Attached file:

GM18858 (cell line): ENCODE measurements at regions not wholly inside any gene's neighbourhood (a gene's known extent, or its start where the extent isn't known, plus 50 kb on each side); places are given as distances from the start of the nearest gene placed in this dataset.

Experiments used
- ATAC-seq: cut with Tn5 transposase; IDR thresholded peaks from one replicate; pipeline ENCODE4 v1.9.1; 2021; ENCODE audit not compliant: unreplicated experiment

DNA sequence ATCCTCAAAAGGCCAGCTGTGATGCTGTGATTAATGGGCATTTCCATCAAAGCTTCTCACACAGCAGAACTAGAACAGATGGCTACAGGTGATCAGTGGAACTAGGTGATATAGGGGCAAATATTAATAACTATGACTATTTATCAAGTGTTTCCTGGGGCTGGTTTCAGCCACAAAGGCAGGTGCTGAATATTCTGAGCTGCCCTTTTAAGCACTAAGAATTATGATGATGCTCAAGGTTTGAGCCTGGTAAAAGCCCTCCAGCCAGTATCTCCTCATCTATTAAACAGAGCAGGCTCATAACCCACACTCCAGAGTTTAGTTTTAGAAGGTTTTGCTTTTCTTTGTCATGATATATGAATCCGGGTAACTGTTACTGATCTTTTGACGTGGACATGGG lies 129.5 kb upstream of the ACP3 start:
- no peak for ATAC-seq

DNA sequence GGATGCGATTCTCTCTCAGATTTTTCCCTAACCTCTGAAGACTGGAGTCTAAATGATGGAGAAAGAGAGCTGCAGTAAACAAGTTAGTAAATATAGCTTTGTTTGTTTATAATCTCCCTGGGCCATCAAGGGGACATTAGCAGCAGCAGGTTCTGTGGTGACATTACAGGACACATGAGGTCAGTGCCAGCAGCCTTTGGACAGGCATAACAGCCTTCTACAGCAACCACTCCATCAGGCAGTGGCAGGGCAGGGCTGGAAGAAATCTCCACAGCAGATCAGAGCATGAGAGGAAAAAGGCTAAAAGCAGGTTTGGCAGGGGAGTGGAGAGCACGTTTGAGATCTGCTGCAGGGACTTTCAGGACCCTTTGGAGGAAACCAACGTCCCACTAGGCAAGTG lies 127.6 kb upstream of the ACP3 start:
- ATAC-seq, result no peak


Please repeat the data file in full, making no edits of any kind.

GM18858 (cell line): ENCODE measurements at regions not wholly inside any gene's neighbourhood (a gene's known extent, or its start where the extent isn't known, plus 50 kb on each side); places are given as distances from the start of the nearest gene placed in this dataset.

Experiments used
- ATAC-seq: cut with Tn5 transposase; IDR thresholded peaks from one replicate; pipeline ENCODE4 v1.9.1; 2021; ENCODE audit not compliant: unreplicated experiment

DNA sequence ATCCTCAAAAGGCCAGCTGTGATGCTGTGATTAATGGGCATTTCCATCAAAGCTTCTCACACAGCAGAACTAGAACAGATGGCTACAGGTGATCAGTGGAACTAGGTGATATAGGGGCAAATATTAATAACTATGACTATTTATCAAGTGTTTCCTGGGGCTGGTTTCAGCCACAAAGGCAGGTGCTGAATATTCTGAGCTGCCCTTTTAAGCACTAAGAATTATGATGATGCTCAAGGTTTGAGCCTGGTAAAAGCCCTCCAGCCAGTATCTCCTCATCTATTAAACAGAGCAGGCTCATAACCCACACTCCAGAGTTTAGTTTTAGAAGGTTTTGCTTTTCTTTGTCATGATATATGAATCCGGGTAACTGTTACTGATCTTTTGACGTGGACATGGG lies 129.5 kb upstream of the ACP3 start:
- no peak for ATAC-seq

DNA sequence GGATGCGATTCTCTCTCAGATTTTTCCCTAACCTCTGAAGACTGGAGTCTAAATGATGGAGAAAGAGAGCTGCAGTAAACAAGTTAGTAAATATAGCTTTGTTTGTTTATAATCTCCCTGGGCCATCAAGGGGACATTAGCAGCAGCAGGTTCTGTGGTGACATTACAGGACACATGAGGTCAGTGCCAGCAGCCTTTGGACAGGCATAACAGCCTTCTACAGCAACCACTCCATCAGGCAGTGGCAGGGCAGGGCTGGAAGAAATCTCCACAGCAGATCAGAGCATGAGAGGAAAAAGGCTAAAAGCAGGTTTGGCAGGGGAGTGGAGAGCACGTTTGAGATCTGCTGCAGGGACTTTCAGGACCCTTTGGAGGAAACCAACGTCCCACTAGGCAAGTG lies 127.6 kb upstream of the ACP3 start:
- ATAC-seq, result no peak